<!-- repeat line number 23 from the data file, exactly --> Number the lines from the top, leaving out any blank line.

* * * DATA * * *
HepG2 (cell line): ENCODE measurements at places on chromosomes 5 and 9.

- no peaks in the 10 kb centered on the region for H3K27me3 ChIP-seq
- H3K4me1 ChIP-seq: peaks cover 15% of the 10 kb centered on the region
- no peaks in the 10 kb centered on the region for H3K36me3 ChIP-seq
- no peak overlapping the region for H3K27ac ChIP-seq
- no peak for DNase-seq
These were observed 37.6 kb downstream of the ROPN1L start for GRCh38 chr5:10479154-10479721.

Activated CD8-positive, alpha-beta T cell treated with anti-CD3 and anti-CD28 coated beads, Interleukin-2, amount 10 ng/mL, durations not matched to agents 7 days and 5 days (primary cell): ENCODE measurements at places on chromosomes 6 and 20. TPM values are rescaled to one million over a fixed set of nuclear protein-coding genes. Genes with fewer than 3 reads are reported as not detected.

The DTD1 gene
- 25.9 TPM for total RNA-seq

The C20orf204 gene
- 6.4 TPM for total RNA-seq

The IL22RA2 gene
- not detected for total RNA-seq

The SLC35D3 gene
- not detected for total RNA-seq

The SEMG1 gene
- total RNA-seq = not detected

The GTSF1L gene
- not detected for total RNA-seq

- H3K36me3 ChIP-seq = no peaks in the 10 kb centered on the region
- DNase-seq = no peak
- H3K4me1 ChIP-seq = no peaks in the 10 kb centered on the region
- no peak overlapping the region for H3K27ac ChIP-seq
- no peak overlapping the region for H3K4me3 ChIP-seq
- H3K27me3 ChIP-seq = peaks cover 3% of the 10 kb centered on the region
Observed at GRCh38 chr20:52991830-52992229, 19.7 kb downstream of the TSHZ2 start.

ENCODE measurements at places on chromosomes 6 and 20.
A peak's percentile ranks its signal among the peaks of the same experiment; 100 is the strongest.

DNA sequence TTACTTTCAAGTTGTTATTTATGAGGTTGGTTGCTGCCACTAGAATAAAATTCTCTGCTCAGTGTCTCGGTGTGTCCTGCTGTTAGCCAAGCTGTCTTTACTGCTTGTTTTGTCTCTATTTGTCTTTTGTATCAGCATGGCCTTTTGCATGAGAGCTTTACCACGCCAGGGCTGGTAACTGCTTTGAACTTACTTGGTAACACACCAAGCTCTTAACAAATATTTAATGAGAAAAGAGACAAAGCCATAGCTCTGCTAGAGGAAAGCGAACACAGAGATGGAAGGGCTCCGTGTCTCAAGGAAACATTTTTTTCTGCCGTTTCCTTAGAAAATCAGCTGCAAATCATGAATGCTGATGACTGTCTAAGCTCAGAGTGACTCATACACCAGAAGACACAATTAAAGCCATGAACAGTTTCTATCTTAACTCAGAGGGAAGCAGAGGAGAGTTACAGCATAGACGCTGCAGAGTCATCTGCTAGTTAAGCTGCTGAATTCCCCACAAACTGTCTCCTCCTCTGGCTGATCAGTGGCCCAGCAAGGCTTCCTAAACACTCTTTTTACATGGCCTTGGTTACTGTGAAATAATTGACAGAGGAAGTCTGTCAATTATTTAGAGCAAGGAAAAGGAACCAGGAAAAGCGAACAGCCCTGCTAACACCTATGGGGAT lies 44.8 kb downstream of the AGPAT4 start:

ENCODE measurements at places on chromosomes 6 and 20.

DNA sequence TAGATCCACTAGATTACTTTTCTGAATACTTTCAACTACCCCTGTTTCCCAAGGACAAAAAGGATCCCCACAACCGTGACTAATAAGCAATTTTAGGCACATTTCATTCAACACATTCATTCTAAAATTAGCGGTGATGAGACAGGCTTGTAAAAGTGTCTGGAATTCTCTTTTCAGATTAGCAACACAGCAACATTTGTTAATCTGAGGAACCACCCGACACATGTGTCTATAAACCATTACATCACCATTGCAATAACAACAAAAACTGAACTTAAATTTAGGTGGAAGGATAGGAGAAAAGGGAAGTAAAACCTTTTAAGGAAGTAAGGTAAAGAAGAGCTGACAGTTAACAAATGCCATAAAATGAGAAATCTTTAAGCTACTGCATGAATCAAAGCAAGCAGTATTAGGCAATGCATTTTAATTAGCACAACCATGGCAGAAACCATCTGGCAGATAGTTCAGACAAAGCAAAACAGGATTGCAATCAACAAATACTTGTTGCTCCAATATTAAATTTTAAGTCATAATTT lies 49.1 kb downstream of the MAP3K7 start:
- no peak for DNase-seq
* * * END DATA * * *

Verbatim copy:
- H3K4me1 ChIP-seq = no peaks in the 10 kb centered on the region